That’s right, no saguaros allowed. In a neighborhood in Arizona. The saguaro blossom is the state flower. The majestic cactus itself is such an iconic symbol of the state that the very thought of Arizona brings to mind images of it, and it’s featured on state license plate. It amounts to heresy to prohibit an Arizona resident from having one as part of the landscape. If people don’t want to live where there are saguaros, they darn well shouldn’t live in Arizona, except perhaps in the northern part of the state that doesn’t have them.

On the other hand, there’s another neighborhood whose HOA’s rules are much more to my liking. Very few things are totally forbidden, although many do have to get approval of a special Architectural Compliance Committee appointed by the HOA board. This committee is very busy; it meets for two hours every other week. Depending on how reasonable members of the committee are, I might be able to live with it. For example, the HOA does have a list of approved colors that one can paint one’s house trim, but if a homeowner wishes to use another color, he or she can get permission from the committee. If I want to paint my front door blue, I can bring in a paint chip of the shade I want to use and explain how it will not detract from the appearance of the neighborhood, as well as the cultural background behind the color – this HOA seems to be very big on cultural heritage.

Other things that are forbidden outright by some HOAs are allowed in this neighborhood, again, with the approval of the Architectural Compliance Committee. Boats and RVs, clotheslines, auto maintenance, and more, are generally acceptable if they are not within view of adjacent properties or public areas, and if the means of shielding said view (shed, fence, or whatever) is approved by the committee. If the committee is reasonable about sheds, fences, and the like, I can live with that.

But the big thing that I really like about this HOA is its landscaping rules. This HOA understands the desert and respects it. Residents are encouraged to landscape with desert vegetation, especially species native to the Sonoran Desert, although other water-thrifty plants are allowed. The HOA has an extensive, detailed list, broken down by categories, of approved plants that a homeowner can plant. And yes, the saguaro tops the list in the “cactus” category. The HOA also has an extremely short list of forbidden plants that guzzle water, crank out vast quantities of pollen, or otherwise create a nuisance (palm trees over a certain height, pines, oleanders, junipers, and Bermuda grass). Any plant that is not on the approved list but not on that short list can be planted if – you guessed it – the Architectural Compliance Committee approves.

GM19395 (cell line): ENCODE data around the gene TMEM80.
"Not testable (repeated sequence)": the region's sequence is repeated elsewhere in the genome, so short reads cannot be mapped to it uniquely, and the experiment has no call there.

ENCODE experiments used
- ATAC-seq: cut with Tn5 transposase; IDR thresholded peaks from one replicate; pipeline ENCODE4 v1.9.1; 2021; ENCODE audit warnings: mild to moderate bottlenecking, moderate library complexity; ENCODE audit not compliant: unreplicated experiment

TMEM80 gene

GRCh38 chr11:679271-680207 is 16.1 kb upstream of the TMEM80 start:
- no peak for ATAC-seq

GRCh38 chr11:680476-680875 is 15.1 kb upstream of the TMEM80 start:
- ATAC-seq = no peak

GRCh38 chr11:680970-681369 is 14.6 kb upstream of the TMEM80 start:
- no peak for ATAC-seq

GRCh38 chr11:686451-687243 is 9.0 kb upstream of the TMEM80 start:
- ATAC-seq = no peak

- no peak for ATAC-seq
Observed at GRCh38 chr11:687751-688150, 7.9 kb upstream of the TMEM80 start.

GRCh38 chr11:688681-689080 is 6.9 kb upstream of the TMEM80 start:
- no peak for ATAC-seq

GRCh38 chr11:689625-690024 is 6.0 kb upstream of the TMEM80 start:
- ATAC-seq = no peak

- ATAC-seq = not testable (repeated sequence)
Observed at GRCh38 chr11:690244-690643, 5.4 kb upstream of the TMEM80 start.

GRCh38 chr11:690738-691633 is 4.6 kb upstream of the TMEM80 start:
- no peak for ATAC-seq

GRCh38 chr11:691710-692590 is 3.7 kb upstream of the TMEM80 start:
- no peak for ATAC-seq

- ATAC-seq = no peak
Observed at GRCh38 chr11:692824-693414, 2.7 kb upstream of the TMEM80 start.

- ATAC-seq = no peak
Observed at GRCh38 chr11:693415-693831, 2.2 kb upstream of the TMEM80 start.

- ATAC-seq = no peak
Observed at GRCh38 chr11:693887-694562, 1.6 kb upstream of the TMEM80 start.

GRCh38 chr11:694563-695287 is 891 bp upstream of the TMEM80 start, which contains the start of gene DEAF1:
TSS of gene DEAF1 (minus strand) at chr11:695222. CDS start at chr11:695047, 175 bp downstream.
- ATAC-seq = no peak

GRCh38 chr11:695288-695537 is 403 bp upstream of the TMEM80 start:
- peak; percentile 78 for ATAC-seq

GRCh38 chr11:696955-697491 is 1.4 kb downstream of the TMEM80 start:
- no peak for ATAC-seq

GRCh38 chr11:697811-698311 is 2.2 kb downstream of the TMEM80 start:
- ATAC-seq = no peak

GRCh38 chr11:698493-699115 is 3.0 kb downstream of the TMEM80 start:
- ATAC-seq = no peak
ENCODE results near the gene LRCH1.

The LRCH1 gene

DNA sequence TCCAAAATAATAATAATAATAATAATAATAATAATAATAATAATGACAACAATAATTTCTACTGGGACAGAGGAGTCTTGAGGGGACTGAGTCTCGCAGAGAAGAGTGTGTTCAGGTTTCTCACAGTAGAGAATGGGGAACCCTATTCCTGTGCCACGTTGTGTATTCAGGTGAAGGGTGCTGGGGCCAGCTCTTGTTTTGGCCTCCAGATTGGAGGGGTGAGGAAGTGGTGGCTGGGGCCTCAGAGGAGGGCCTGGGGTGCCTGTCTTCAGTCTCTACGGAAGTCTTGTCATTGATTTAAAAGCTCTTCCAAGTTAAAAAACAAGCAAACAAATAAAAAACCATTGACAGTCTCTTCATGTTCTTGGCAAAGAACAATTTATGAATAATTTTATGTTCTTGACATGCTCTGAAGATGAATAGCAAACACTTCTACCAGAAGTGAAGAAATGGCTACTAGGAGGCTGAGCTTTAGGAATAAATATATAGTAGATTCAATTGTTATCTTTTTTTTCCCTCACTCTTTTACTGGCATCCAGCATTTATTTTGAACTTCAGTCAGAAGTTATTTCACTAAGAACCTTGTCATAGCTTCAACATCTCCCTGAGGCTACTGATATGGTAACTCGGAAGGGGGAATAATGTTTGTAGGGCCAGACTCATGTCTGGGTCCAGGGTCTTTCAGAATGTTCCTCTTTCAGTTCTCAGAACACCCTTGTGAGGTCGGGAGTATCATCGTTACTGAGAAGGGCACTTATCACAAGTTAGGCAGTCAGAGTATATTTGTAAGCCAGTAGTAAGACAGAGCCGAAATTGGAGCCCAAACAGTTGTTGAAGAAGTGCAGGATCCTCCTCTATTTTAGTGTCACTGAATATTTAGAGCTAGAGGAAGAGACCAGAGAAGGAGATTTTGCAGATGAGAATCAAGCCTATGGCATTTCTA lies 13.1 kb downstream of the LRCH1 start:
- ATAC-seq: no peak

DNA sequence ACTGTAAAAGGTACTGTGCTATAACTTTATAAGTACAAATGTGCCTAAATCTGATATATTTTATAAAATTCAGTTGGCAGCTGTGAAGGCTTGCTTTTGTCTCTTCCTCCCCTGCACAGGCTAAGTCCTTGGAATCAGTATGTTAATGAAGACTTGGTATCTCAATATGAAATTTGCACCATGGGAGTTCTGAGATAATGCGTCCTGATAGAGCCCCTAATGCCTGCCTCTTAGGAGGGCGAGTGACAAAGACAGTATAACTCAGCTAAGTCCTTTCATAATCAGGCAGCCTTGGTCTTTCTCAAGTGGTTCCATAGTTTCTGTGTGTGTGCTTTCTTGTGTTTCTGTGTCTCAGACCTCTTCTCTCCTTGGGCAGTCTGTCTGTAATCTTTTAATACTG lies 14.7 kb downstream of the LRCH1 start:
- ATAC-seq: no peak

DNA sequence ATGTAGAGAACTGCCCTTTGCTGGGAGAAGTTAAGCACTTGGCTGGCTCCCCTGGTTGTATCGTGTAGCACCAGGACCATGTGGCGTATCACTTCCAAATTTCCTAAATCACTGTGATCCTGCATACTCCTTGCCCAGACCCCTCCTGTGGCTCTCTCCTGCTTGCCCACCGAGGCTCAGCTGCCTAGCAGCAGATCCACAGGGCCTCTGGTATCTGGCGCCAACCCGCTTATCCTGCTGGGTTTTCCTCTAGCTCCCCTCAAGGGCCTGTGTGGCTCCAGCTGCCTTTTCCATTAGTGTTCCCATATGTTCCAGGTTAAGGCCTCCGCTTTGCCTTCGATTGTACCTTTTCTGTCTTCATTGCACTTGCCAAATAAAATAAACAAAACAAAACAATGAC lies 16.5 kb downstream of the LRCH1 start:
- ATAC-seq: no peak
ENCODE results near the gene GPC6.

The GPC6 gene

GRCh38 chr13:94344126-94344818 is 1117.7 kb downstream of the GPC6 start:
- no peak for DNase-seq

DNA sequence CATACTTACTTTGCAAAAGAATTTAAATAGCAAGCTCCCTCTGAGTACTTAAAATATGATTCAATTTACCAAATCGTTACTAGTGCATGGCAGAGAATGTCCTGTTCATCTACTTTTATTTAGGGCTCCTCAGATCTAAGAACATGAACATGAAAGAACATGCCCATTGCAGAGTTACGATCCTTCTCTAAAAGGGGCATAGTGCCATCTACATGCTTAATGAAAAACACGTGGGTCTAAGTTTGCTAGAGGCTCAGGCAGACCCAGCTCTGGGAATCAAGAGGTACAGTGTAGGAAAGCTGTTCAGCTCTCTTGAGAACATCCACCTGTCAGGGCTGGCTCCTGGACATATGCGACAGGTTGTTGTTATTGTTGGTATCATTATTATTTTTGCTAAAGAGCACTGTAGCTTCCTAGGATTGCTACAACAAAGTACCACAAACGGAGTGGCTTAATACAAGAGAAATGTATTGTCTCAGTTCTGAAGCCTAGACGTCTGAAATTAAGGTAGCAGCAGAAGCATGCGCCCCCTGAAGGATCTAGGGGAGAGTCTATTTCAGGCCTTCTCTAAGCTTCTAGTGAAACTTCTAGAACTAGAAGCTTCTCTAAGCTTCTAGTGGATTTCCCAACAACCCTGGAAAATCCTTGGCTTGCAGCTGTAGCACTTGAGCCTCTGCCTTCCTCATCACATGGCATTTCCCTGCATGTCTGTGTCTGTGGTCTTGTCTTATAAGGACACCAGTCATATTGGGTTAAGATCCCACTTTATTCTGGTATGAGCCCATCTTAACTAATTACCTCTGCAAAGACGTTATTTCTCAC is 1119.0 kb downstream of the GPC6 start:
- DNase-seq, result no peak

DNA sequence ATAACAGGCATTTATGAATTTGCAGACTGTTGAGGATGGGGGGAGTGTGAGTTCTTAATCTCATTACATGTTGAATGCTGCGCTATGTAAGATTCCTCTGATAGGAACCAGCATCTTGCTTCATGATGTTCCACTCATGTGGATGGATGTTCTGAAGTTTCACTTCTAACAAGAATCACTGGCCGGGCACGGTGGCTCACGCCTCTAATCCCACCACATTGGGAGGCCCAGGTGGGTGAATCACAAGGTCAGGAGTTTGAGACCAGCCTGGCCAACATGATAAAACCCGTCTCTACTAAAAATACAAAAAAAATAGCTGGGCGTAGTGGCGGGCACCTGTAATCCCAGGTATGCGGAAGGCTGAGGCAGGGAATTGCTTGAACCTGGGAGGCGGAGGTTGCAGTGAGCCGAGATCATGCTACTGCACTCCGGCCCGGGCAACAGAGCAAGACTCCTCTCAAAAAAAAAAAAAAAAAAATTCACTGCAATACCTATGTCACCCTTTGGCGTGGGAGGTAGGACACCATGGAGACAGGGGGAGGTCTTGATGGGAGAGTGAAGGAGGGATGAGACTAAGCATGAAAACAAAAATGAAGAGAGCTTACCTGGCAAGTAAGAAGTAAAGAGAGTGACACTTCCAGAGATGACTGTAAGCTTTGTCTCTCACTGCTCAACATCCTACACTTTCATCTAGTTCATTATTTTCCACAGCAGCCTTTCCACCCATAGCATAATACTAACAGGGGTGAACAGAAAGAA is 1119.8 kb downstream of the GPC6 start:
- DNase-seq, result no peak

There is, however, one restriction on landscaping that I can’t quite figure out. Residents are not to have “unnecessarily unattractive shrubbery.” What the heck is that? I guess I can define “necessarily unattractive” shrubbery as, say, scrawny new plants that need time to fill out, or “unnecessarily attractive” plants as those that don’t have to be pretty but happen to be, while “necessarily attractive” shrubbery would be plants that can’t help being beautiful. But “unnecessarily unattractive”? My best guess would be something like obscene topiaries, but I’m not so sure. I guess I would have to ask the Architectural Compliance Committee.

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Blogger O Docker said...

I don't know, Carol Anne.

I think I would look for a homeowners association that is just and fair.

Then just get a shrubbery that looks nice, of course.

And not too expensive.

If they were OK with that, you could then try adding another shrubbery, only slightly higher, so you get a two-level effect, with a little path running down the middle.

Mon Jan 31, 09:51:00 PM MST  
Blogger Aser said...

HOA's are evil, IMHO, as they say. We dodged a bullet when we backed out of a new home 14 years ago. The HOA stipulated that any landscaping had to be approved, any repainting of the house needed to be approved, etc.

No, no, no. We have vegetable gardens in boxes in the front of this house, and a blue front door! and a fish pond off the front porch.

And an enormous dwarf blue gum eucalyptus that would disgust any HOA and that cuts our AC bills ... well, we don't have many of those at all.

Mon Jan 31, 10:50:00 PM MST  
Blogger Tillerman said...

We just formed our HOA and it hasn't got around yet to enforcing the terms of the restrictive covenants that we all signed when bought our houses. I reckon that about 50% of the houses in the development are breaking the rules... including the house owned by the president of the HOA. I am thinking of volunteering to draw up a list of all the violations and sending it (anonymously of course) to every member of the HOA. Then I will sit back at the next HOA meeting and watch the fun.

I will of course include myself on the list. Hanging my sailing gear outside to dry is definitely against the rules and I do that all the time.

Tue Feb 01, 06:55:00 AM MST  
Blogger Carol Anne said...

The HOA at Five O'Clock Somewhere has rules too, but the rules went unenforced for so long that, according to state law, they no longer exist. So all the board does anymore is collect dues and maintain the road.

Tue Feb 01, 11:25:00 AM MST  
Blogger Pat said...

Actually, the "Camp Swampy" HOA in Tempe requires the vast majority of a person's yard to be lush, green, water-wasting lawn or approved ground cover. About the only way to reduce a significant amount of lush lawn is to install a swimming pool, so as to evaporate even more water.

Wed Feb 02, 12:09:00 AM MST  
Anonymous Adriftatsea said...

IMHO, the Camp Swampy people are idiots. I can't see very many stupider ideas than to require one to have a grass lawn in a desert. I am assuming that they require you to WATER said lawn to keep it lush and green, even though the environment is totally hostile towards such a thing as well.

When I lived in NoVA, I had a HOA that was fairly reasonable, but it did not collect dues, so I'm not quite sure how it worked. I traveled too much when I first moved there to really participate in the HOA, and after I stopped traveling so much, Gee had moved in and we had other things to deal with.

Wed Feb 02, 04:56:00 AM MST  
Blogger Carol Anne said...

I am reminded of a comment from a Scottsdale resident: "I'm so glad Arizona doesn't observe Daylight Savings Time. That extra hour of daylight would be really hard on my lawn; I have to water it so much already!"

Wed Feb 02, 11:59:00 PM MST